The Community Energy Challenge will receive significant funding sooner than expected in order to continue its program.
Earlier this year, the program was awarded $2 million from the Northwest Clean Air Agency with the goal of reducing greenhouse gases. The program works with homeowners and businesses in Whatcom, Skagit and Island counties to improve energy efficiency.
The funding comes from BP Cherry Point Refinery to help offset the additional carbon dioxide that will be released from its new ultra-low sulfur diesel unit. The plan was for BP to fund the award through the agency six months after the unit was operational, which would have been later this year, said Shawn Collins, manager of the program. When BP heard the program might be interrupted, officials decided to provide a portion of the funding sooner.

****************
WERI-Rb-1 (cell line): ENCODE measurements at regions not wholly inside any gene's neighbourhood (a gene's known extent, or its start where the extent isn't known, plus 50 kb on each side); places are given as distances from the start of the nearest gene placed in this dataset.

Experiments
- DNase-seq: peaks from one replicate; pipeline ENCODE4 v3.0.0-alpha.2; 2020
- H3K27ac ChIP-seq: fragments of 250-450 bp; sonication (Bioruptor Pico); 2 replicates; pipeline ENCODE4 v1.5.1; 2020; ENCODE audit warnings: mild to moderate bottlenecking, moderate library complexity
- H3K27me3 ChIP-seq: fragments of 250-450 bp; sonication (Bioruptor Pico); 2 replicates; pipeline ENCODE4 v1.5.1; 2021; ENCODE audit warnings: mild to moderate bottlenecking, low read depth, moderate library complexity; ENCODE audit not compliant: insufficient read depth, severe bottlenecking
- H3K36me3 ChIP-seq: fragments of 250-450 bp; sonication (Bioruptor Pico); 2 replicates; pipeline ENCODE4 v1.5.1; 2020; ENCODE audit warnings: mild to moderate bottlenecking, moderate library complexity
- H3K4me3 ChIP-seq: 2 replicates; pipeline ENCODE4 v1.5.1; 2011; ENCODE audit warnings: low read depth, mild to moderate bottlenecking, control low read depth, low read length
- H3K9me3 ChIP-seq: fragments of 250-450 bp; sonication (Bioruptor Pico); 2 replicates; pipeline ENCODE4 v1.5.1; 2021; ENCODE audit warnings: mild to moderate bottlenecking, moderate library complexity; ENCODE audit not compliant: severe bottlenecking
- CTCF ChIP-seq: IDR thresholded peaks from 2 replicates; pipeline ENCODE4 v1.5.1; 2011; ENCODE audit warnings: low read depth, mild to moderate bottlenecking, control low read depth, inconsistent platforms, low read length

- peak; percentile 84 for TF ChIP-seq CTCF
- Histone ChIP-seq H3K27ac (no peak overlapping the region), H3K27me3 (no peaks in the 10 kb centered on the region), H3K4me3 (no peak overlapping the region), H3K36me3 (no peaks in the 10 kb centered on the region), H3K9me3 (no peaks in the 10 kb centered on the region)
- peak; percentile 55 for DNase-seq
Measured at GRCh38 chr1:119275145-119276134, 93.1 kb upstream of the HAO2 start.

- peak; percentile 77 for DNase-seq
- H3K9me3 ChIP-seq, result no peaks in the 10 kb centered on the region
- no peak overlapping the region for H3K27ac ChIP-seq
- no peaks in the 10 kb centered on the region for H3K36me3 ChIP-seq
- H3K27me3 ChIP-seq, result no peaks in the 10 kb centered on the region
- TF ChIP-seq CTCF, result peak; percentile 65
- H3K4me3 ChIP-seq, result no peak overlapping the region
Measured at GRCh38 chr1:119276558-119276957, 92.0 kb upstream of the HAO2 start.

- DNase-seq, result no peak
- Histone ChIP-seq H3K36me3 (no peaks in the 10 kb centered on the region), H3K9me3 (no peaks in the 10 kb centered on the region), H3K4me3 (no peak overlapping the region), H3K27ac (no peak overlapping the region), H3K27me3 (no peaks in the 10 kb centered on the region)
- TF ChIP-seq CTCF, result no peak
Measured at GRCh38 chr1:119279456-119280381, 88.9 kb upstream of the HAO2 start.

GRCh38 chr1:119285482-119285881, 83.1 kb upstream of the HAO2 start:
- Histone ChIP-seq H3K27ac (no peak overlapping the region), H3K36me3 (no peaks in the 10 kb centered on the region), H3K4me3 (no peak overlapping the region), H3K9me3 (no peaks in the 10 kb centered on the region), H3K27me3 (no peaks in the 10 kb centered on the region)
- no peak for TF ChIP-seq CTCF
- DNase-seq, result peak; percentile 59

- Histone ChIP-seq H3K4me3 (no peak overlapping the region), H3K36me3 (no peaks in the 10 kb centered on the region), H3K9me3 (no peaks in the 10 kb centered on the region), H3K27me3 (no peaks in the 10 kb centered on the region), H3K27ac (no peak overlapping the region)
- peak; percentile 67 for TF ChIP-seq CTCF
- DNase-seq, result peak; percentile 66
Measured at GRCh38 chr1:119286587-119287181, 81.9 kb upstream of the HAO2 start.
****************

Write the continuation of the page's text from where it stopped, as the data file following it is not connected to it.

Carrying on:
"This will make sure that contractors stay busy and that our clients don't experience a lag in service," Collins said.
The Community Energy Challenge is being operated by two nonprofit organizations, the Opportunity Council and Sustainable Connections. So far, the challenge has created 47 jobs and more than $10 million in direct economic activity, according to Alex Ramel, energy and policy manager with Sustainable Connections.